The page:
“You can’t be a snowflake fairy and a shrimp”, said my ballet teacher in 1956. Well, no brainer – who’d choose a pink swimsuit with six spidery legs when you could have a satin tutu with sequins and a silver crown? I was ten, and I didn’t have the stamina to do two dances and a quick change in my ballet class production of Tom and the Waterbabies.
I’d had polio three years before and I’d had to learn to walk again but was determined not to miss out on the things my friends were all doing – and not admit I was different in any way. At school I clouted Pamela Smith who called me “limpy leg” and none of the kids mentioned my limp again.
I never really wanted to acknowledge my limitations.
Polio has long term effects. Your muscles wear out faster because there are fewer of them and your bones get arthritis because they’re never in the right place. Gravity gets you in the end.
It took me a long time to acknowledge that I was not just someone who was a bit less talented physically than everyone else.
Thanet is full of people like me – people in wheelchairs, mobility scooters, stick users, walking frames and the under-cover disabled – the deaf, partially sighted, the fearful of all kinds. Many reluctant to acknowledge their problems.They use decorative sticks as if they chose them as an accessory to match their frock, or they prefer being unbalanced to using a stick in case it makes them look old.
I’ve now decided I can call myself disabled without thinking I’m inferior to real people. I’ve come out! I use a stick and I’ve stopped worrying about it.
But there’s a group of the hidden disabled who are often completely misunderstood. A friend I’ve only known for a short time came out to me yesterday. She has some physical problems but she also has Aspergers, a form of autism. And this is her biggest problem. Talking about it is agonising.
Autistic people find social situations very difficult. They can’t easily put themselves in other people’s positions, and it takes them a while to work out how to deal with people – in some cases it’s difficult for them to understand the meaning of facial expressions. They tend to have literal, logical minds so dishonesty is almost impossible for them.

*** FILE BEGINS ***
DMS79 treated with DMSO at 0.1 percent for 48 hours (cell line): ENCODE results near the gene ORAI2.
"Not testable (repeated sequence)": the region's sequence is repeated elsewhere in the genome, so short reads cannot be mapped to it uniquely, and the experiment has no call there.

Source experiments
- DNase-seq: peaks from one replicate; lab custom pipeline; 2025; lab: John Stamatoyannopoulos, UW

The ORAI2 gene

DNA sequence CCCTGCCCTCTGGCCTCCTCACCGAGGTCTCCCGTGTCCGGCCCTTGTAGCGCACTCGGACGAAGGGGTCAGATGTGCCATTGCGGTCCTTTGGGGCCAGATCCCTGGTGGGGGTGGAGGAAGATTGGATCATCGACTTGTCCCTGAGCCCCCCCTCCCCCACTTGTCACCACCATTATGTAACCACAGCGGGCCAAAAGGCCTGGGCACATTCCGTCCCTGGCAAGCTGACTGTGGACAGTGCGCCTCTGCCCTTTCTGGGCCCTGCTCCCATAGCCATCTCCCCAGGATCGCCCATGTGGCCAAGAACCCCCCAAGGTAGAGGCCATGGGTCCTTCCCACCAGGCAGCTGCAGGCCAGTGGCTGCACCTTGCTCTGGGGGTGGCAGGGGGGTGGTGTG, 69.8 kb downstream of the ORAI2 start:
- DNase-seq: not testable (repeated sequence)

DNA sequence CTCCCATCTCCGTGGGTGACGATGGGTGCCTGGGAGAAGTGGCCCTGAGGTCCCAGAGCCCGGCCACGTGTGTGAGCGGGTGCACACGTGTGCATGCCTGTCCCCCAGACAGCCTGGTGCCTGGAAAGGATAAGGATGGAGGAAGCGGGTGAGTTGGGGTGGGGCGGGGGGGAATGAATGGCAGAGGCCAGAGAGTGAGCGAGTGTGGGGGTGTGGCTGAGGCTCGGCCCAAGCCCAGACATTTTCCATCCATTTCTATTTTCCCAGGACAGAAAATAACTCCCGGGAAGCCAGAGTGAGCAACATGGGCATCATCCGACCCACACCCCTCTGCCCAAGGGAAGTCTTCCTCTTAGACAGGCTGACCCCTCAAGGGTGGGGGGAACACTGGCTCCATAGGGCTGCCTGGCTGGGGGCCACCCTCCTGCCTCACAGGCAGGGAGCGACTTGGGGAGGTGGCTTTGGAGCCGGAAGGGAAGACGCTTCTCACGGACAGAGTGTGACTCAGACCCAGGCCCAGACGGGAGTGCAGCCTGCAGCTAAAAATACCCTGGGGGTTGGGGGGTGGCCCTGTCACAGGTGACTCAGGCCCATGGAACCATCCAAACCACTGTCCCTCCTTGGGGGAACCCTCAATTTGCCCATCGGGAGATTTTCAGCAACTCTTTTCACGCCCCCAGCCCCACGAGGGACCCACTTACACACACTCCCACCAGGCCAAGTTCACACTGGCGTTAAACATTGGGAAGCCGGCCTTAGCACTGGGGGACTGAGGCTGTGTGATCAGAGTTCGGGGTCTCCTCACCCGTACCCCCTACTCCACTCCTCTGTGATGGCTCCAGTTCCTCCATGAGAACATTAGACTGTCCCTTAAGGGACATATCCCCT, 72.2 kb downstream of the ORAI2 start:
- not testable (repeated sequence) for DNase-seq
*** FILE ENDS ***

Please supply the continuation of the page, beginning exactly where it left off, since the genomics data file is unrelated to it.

For example, I have a young friend, Tom, who has Asperger’s. On his sister’s wedding day several of us agreed to meet at 8.30am to have breakfast. Four of us turned up early, neurotic about getting ready in time, so we were on our scrambled eggs when he came in. He was very shocked. How could we say one thing and do another?
Put people with Asperger’s into a political situation and they find it hard to understand how governments can promise to take care of the sick and vulnerable and not do it. Or make it hard for people who are entitled to benefits and fulfil the correct criteria but then have to go through a constant checking process which fills them with stress.
I want to live in a community where people don’t have to worry if their legs stop working or for some reason they can’t face the world. Don’t we want a state that really cares about the sick and disabled?
Locally, for me, this means that disability campaign groups like Access Thanet have to encourage the visibly disabled – the stickies and wheelies – to come out in their thousands and be prepared to fight for the rights of all us, especially those people who find coming out the hardest thing in the world.
Access Thanet : www.accessthanet.wordpress.com.